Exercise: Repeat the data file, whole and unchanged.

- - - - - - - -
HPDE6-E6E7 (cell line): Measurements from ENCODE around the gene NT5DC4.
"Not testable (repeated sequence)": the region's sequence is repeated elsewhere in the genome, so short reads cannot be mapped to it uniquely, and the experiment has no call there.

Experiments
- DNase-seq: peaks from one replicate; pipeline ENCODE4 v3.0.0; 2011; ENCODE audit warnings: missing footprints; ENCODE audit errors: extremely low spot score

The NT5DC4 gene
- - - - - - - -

HPDE6-E6E7 (cell line): Measurements from ENCODE around the gene NT5DC4.
"Not testable (repeated sequence)": the region's sequence is repeated elsewhere in the genome, so short reads cannot be mapped to it uniquely, and the experiment has no call there.

Experiments
- DNase-seq: peaks from one replicate; pipeline ENCODE4 v3.0.0; 2011; ENCODE audit warnings: missing footprints; ENCODE audit errors: extremely low spot score

The NT5DC4 gene